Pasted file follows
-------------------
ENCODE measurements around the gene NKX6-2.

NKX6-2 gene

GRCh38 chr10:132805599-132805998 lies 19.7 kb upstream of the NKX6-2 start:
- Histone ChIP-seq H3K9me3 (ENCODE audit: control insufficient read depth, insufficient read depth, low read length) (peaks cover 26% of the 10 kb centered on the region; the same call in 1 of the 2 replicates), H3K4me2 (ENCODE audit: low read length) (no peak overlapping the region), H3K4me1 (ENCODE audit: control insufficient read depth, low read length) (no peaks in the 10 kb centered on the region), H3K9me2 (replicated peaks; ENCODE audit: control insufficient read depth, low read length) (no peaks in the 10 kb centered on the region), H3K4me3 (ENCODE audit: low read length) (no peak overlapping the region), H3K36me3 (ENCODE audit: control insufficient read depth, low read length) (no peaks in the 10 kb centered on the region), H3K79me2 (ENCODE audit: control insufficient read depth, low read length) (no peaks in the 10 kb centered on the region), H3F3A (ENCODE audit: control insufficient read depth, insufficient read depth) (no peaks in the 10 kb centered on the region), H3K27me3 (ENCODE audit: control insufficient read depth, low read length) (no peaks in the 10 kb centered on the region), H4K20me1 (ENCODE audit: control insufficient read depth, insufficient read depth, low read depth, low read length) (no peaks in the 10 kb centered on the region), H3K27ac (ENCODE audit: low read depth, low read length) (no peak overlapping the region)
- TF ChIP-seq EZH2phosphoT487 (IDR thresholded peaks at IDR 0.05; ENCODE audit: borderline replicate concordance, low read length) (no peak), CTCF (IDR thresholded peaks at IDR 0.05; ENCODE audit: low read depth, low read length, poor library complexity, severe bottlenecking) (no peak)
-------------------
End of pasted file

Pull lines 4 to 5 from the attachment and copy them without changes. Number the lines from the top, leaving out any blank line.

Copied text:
- Histone ChIP-seq H3K9me3 (ENCODE audit: control insufficient read depth, insufficient read depth, low read length) (peaks cover 26% of the 10 kb centered on the region; the same call in 1 of the 2 replicates), H3K4me2 (ENCODE audit: low read length) (no peak overlapping the region), H3K4me1 (ENCODE audit: control insufficient read depth, low read length) (no peaks in the 10 kb centered on the region), H3K9me2 (replicated peaks; ENCODE audit: control insufficient read depth, low read length) (no peaks in the 10 kb centered on the region), H3K4me3 (ENCODE audit: low read length) (no peak overlapping the region), H3K36me3 (ENCODE audit: control insufficient read depth, low read length) (no peaks in the 10 kb centered on the region), H3K79me2 (ENCODE audit: control insufficient read depth, low read length) (no peaks in the 10 kb centered on the region), H3F3A (ENCODE audit: control insufficient read depth, insufficient read depth) (no peaks in the 10 kb centered on the region), H3K27me3 (ENCODE audit: control insufficient read depth, low read length) (no peaks in the 10 kb centered on the region), H4K20me1 (ENCODE audit: control insufficient read depth, insufficient read depth, low read depth, low read length) (no peaks in the 10 kb centered on the region), H3K27ac (ENCODE audit: low read depth, low read length) (no peak overlapping the region)
- TF ChIP-seq EZH2phosphoT487 (IDR thresholded peaks at IDR 0.05; ENCODE audit: borderline replicate concordance, low read length) (no peak), CTCF (IDR thresholded peaks at IDR 0.05; ENCODE audit: low read depth, low read length, poor library complexity, severe bottlenecking) (no peak)